Eric Ash

Eric Ash

Professor
Director of Graduate Studies

313-577-2525

313-577-6987 (fax)

ericash@wayne.edu

3094 Faculty/Administration Building

Curriculum Vitae

Eric Ash

Eric Ash was born and raised in upstate New York; he has taught at Wayne State since the fall of 2002 and is the current Director of Graduate Studies. His teaching & research interests broadly include the history of Britain, early modern Europe, the history of science & technology, and environmental history. Dr. Ash is married, and has two children; in his spare time he enjoys Boston Red Sox and Detroit Tigers baseball, cooking, and the blues.

Research Interest/Area of Expertise

  •  British/Irish history

  •  History of Science and Technology

  •  Environmental History

  •  Early Modern Europe

Research

Dr. Ash's publications to date have concentrated on issues of expertise, experts, and expert cultures in early modern England and Europe. Dr. Ash's most recent book, entitled The Draining of the Fens: Projectors, Popular Politics, and the State Building in Early Modern England, is a detailed examination of the drainage and reclamation of the English Fens during the seventeenth century. The project brings together important themes and issues from political history, social history, environmental history, and the history of technology. His first book, Power, Knowledge, and Expertise in Elizabethan England, explored the role of “expert mediators” in facilitating English state formation and centralized governance during the latter sixteenth century, with particular attention to technical undertakings such as copper mining, harbor construction, and mathematical navigation. He is also the editor of a volume of the prestigious history of science journal Osiris, which presented a number of case studies of expertise in the service of the state throughout early modern Europe. 

Education – Degrees, Licenses, Certifications

  • A.B., Harvard University, 1994
  • M.A, Princeton University, 1996
  • Ph.D., Princeton University, 2000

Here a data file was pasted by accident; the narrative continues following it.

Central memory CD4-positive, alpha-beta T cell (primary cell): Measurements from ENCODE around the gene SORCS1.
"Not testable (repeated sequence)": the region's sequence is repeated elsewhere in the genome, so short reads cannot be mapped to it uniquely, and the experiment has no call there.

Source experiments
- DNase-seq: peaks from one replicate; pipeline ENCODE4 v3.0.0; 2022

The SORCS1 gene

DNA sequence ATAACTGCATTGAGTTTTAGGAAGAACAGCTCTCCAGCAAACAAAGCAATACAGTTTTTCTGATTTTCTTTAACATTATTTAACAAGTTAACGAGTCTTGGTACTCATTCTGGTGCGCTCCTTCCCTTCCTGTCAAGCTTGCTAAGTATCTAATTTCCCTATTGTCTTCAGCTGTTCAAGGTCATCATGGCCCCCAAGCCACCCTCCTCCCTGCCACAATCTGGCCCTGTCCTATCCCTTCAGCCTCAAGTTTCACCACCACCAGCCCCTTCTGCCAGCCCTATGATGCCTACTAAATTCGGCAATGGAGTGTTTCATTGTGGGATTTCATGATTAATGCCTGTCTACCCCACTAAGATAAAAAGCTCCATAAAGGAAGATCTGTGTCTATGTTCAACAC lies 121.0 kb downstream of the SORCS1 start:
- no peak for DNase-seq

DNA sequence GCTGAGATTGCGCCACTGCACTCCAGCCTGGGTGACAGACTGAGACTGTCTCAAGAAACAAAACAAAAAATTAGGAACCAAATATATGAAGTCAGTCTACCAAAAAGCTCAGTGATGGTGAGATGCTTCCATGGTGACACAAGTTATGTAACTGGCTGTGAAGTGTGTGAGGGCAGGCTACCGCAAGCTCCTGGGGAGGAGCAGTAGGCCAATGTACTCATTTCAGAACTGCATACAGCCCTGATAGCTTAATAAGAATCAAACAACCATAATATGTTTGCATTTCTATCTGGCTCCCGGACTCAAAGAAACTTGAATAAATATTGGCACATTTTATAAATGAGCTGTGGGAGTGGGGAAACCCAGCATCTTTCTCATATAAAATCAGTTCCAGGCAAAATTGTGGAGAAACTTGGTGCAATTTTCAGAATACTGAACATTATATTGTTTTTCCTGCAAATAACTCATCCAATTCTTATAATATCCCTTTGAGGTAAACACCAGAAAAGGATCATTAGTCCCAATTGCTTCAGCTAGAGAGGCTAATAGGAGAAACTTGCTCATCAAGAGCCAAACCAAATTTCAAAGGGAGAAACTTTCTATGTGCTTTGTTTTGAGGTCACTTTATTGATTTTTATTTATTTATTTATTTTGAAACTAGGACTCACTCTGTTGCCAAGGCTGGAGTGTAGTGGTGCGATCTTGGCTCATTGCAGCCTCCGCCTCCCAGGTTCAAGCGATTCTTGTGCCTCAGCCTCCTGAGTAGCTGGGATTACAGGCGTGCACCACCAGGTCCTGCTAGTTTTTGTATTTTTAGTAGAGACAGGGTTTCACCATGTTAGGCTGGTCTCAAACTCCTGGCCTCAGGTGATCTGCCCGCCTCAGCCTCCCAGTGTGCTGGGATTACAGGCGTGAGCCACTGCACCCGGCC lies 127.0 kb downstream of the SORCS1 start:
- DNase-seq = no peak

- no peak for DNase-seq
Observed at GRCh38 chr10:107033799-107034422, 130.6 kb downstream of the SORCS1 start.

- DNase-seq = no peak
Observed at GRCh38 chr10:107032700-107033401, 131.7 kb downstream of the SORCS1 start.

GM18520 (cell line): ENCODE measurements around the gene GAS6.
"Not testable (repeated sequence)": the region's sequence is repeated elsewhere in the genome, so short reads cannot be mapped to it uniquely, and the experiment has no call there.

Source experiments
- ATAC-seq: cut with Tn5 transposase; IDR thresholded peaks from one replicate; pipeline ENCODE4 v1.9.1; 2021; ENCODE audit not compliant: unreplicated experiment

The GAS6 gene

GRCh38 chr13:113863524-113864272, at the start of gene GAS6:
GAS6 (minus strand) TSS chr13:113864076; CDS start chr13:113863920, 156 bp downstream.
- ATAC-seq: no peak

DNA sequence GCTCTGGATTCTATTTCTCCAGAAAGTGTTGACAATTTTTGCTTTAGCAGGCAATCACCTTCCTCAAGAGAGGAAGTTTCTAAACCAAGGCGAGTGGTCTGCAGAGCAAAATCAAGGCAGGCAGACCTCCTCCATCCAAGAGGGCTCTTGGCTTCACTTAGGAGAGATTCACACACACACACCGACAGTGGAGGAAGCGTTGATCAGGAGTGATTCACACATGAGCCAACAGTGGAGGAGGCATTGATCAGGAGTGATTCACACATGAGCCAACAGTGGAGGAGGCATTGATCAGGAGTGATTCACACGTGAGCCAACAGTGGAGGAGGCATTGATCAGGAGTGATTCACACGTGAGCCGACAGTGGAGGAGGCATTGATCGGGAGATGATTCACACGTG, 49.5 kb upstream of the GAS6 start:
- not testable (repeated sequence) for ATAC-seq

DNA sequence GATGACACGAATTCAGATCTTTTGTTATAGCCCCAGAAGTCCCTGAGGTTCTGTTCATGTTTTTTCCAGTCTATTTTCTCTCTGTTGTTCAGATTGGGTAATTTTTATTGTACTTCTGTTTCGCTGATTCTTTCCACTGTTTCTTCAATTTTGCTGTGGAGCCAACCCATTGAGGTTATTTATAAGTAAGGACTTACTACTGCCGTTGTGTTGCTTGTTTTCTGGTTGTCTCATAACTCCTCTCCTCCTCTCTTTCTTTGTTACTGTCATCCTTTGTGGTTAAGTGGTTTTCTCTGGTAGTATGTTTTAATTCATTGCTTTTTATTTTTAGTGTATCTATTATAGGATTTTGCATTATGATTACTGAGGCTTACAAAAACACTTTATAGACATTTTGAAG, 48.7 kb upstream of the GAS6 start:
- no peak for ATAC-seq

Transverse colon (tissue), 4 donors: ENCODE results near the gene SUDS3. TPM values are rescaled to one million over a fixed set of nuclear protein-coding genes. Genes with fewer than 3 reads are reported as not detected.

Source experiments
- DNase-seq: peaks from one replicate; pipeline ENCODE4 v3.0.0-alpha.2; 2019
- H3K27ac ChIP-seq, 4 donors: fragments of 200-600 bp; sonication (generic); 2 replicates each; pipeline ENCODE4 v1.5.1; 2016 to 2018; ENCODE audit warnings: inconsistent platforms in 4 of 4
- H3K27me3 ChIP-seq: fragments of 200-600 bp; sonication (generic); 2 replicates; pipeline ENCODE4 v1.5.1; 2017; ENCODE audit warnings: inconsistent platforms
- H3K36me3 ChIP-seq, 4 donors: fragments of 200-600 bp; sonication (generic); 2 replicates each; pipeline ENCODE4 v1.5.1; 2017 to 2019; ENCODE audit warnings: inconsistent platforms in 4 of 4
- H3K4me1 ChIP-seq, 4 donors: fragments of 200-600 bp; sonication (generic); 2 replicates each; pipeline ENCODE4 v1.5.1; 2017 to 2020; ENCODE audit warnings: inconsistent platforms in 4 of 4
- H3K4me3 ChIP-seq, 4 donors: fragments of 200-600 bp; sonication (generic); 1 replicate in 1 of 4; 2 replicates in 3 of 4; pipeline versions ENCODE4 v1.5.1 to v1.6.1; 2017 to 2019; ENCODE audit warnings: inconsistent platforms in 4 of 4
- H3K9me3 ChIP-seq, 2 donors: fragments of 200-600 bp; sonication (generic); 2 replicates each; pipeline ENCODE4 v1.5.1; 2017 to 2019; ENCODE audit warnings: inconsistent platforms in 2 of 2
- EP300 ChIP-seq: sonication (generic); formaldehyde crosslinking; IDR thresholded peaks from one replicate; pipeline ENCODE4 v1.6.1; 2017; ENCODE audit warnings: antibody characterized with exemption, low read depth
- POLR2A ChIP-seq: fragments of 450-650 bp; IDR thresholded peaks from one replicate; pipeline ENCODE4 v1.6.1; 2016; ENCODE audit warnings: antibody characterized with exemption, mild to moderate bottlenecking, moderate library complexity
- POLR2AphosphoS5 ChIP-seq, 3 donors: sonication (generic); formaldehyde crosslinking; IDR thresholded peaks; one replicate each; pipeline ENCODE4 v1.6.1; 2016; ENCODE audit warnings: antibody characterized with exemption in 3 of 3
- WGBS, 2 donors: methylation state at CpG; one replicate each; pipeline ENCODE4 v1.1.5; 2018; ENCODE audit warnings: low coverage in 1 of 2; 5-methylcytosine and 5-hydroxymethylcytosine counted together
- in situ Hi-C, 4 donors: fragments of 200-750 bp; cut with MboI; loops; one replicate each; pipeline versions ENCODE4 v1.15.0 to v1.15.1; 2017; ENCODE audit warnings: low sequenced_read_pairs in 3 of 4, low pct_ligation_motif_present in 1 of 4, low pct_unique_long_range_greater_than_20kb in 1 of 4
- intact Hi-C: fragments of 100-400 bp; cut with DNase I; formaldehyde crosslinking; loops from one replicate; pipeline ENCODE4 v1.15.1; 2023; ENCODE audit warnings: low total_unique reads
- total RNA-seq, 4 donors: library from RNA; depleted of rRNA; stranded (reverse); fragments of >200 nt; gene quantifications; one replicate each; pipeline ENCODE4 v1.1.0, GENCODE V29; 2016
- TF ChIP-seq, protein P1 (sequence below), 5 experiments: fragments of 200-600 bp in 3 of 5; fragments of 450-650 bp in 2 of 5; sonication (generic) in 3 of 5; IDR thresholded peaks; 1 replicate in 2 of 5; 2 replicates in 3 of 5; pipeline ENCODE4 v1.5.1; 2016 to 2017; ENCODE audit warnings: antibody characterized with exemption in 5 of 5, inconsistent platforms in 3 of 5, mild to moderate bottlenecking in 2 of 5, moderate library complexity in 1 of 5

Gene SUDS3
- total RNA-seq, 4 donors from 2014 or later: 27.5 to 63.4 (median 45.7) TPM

Awards and Grants

  •  Dibner Fellowship in the History of Science, The Huntington Library, San Marino, CA, 2013-14

  •  Dibner Fellowship in the History of Science, The Huntington Library, San Marino, CA, 2013-14

  •  President’s Award for Excellence in Teaching, Wayne State University, 2008-09

  •  Career Development Chair Award, Wayne State University, 2007-08

  •  National Science Foundation Scholar’s Award, Science and Technology Studies Division, 2002-04 (SES-0301851)

Selected Publications

Books:

  • The Draining of the Fens: Projectors, Popular Politics, and State Building in Early Modern England (Baltimore: Johns Hopkins University Press, 2017).
  • Power, Knowledge, and Expertise in Elizabethan Engaland (Baltimore: Johns Hopkins University Press, 2004).

Articles & Chapters:

  • “Reclaiming a New World: Fen Drainage, Improvement, and Projectors in Seventeenth-Century England,” Early Science and Medicine 21 (2016): 445-69.
  • “Expertise and the Early Modern State,” Osiris 25 (2010): 1-24.
  • “Amending Nature: Draining the English Fens,” in The Mindful Hand: Inquiry and Invention from the Late Renaissance to Early Industrialisation, ed. Lissa Roberts, Simon Schaffer, and Peter Dear (Edita and University of Chicago Press, 2007), 117-143.
  • “Navigation Techniques and Practice in the Renaissance,” in The History of Cartography, vol. 3,Cartography in the European Renaissance, ed. by David Woodward (University of Chicago Press, 2007), 509-527.
  • “Trading Expertise: Sebastian Cabot between Spain and England” (co-authored with Alison Sandman), Renaissance Quarterly 57 (2004): 813-846.
  • “‘A note and a Caveat for the Merchant’: Mercantile Advisors in Elizabethan England,” The Sixteenth Century Journal 33 (2002): 1-31.
  • “Queen v. Northumberland, and the Control of Technical Expertise,” History of Science 39 (2001): 215-240.
  • “‘A perfect and an absolute work’: Expertise, Authority, and the Rebuilding of Dover Harbor, 1579-1583,” Technology and Culture 41 (2000): 239-268.

 

Currently Teaching

  • HIS 1300, "Europe and the World, 1500-1945," 4 credits, fall 2017 

    HIS 5556, "Modern Britain," 4 credits, fall 2017

Courses taught

  • HIS 5550, "Britain: 1485-1714," 4 credits, fall 2016
  • HIS 5555, "Britain in the Age of Empire," 4 credits, winter 2017